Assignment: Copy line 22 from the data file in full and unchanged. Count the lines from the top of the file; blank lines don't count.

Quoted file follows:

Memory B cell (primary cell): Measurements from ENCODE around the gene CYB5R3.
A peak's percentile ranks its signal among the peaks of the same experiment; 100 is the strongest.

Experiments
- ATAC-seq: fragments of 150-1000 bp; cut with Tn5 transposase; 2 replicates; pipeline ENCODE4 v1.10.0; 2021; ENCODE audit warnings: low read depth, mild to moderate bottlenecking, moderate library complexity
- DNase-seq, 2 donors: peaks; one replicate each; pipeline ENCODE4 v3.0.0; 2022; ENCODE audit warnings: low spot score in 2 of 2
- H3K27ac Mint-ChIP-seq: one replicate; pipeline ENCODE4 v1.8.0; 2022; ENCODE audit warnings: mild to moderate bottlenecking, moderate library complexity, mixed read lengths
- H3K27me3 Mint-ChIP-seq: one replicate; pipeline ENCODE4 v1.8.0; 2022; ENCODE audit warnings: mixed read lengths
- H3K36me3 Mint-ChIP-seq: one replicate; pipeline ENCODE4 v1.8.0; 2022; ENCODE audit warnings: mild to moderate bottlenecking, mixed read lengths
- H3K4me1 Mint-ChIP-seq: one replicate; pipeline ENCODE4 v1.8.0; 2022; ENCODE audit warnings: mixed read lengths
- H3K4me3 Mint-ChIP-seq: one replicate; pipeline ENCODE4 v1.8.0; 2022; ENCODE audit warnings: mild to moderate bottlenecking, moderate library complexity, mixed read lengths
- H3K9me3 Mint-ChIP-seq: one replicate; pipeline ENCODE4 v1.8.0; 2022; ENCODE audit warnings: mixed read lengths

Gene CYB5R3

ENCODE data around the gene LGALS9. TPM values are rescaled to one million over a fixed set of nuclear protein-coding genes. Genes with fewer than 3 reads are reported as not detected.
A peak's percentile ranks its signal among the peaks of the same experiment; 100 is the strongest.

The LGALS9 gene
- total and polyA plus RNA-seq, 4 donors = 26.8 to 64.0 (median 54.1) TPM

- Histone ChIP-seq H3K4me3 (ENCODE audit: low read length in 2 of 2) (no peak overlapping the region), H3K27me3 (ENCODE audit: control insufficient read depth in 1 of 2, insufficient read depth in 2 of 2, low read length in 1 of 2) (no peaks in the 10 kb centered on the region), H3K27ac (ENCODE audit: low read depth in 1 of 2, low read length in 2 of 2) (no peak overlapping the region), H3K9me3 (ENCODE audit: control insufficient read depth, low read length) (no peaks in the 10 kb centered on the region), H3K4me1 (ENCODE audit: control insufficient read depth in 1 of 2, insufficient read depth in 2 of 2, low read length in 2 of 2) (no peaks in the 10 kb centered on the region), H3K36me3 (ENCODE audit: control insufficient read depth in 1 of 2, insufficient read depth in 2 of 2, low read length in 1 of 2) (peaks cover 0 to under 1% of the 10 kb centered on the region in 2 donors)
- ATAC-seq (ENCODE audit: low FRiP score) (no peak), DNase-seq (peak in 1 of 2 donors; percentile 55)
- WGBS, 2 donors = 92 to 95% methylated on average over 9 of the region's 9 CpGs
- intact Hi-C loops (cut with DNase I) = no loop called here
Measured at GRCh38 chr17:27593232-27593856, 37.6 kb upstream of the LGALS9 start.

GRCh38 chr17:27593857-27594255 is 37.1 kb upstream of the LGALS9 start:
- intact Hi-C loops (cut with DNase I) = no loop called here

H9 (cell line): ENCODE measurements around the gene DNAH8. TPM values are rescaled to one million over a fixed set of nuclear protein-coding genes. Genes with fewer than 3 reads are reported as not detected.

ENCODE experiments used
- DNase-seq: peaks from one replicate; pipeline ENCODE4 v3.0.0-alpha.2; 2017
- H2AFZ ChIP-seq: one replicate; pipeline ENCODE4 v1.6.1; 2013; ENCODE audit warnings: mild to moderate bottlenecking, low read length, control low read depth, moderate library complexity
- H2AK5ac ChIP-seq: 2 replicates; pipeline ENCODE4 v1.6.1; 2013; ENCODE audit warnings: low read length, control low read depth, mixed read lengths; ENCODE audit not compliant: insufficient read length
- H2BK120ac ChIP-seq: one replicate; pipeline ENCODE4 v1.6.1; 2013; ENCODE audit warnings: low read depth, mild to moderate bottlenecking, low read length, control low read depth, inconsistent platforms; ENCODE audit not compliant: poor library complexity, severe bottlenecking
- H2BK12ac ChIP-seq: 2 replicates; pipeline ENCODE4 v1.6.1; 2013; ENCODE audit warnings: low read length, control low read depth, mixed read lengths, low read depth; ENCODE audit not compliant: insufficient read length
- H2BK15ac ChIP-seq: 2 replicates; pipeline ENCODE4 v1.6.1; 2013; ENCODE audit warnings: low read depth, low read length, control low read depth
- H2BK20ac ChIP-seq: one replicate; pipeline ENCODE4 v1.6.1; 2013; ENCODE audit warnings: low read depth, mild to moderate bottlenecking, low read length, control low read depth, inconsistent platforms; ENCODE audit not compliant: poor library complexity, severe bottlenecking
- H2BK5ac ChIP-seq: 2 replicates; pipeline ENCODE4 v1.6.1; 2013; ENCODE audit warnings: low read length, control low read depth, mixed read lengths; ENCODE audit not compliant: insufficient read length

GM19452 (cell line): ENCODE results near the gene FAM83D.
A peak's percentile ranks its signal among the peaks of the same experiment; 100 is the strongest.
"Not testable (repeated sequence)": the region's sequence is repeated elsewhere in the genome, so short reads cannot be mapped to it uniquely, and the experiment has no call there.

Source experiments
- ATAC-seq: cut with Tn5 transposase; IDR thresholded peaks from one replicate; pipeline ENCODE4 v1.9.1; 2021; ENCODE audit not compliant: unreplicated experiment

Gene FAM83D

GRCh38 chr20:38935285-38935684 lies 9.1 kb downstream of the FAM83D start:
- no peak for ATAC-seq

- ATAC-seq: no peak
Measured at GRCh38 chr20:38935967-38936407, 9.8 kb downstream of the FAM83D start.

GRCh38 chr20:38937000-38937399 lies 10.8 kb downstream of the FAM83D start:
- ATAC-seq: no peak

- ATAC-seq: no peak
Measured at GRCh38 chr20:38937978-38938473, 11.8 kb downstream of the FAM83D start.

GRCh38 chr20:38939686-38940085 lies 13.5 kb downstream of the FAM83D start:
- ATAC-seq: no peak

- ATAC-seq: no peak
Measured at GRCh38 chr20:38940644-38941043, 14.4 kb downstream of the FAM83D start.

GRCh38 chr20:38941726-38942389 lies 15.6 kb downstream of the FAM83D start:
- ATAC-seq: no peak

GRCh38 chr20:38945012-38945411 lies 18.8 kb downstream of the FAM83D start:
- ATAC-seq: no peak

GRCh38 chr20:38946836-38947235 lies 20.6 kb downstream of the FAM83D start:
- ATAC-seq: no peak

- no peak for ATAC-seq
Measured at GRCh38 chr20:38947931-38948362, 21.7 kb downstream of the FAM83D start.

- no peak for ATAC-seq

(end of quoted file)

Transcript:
GRCh38 chr17:27593857-27594255 is 37.1 kb upstream of the LGALS9 start: